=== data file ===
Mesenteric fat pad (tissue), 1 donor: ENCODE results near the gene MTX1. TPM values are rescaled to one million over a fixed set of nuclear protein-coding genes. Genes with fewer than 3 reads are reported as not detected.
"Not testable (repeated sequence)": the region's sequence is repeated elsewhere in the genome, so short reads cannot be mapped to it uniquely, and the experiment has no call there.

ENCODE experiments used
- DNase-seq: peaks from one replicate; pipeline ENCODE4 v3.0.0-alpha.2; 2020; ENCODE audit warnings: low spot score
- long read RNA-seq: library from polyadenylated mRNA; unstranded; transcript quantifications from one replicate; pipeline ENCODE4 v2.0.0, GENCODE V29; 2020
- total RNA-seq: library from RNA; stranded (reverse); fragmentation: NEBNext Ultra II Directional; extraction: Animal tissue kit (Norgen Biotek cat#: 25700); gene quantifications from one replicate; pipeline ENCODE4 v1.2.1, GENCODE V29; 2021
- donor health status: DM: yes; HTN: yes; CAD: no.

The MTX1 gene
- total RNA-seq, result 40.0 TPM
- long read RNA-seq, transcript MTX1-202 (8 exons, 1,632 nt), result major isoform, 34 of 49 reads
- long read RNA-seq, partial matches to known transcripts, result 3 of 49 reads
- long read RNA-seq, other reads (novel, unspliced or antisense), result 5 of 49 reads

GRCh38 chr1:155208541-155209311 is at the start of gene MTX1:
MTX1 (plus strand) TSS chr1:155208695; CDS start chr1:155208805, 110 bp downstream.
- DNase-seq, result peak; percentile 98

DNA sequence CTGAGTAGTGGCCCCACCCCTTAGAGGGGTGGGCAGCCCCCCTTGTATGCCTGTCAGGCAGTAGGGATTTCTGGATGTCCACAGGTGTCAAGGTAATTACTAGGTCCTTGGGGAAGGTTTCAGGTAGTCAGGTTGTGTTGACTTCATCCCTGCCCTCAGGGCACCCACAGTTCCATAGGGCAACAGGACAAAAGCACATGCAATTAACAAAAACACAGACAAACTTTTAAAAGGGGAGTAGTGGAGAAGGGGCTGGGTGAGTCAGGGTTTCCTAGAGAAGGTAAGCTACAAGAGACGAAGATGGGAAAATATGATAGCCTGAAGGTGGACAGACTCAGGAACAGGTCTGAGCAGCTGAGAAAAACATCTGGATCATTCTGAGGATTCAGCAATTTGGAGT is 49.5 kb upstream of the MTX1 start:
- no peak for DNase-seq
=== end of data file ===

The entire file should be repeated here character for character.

Mesenteric fat pad (tissue), 1 donor: ENCODE results near the gene MTX1. TPM values are rescaled to one million over a fixed set of nuclear protein-coding genes. Genes with fewer than 3 reads are reported as not detected.
"Not testable (repeated sequence)": the region's sequence is repeated elsewhere in the genome, so short reads cannot be mapped to it uniquely, and the experiment has no call there.

ENCODE experiments used
- DNase-seq: peaks from one replicate; pipeline ENCODE4 v3.0.0-alpha.2; 2020; ENCODE audit warnings: low spot score
- long read RNA-seq: library from polyadenylated mRNA; unstranded; transcript quantifications from one replicate; pipeline ENCODE4 v2.0.0, GENCODE V29; 2020
- total RNA-seq: library from RNA; stranded (reverse); fragmentation: NEBNext Ultra II Directional; extraction: Animal tissue kit (Norgen Biotek cat#: 25700); gene quantifications from one replicate; pipeline ENCODE4 v1.2.1, GENCODE V29; 2021
- donor health status: DM: yes; HTN: yes; CAD: no.

The MTX1 gene
- total RNA-seq, result 40.0 TPM
- long read RNA-seq, transcript MTX1-202 (8 exons, 1,632 nt), result major isoform, 34 of 49 reads
- long read RNA-seq, partial matches to known transcripts, result 3 of 49 reads
- long read RNA-seq, other reads (novel, unspliced or antisense), result 5 of 49 reads

GRCh38 chr1:155208541-155209311 is at the start of gene MTX1:
MTX1 (plus strand) TSS chr1:155208695; CDS start chr1:155208805, 110 bp downstream.
- DNase-seq, result peak; percentile 98

DNA sequence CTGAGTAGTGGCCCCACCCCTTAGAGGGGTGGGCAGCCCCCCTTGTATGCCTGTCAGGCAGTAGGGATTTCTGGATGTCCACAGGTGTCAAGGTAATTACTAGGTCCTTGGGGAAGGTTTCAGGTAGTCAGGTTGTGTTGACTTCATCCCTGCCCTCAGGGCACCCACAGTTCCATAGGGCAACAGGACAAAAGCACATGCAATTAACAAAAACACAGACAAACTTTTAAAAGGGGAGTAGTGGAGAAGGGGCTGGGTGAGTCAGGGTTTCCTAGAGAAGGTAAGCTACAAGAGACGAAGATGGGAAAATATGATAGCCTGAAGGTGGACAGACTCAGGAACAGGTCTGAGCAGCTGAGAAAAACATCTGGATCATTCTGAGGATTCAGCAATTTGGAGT is 49.5 kb upstream of the MTX1 start:
- no peak for DNase-seq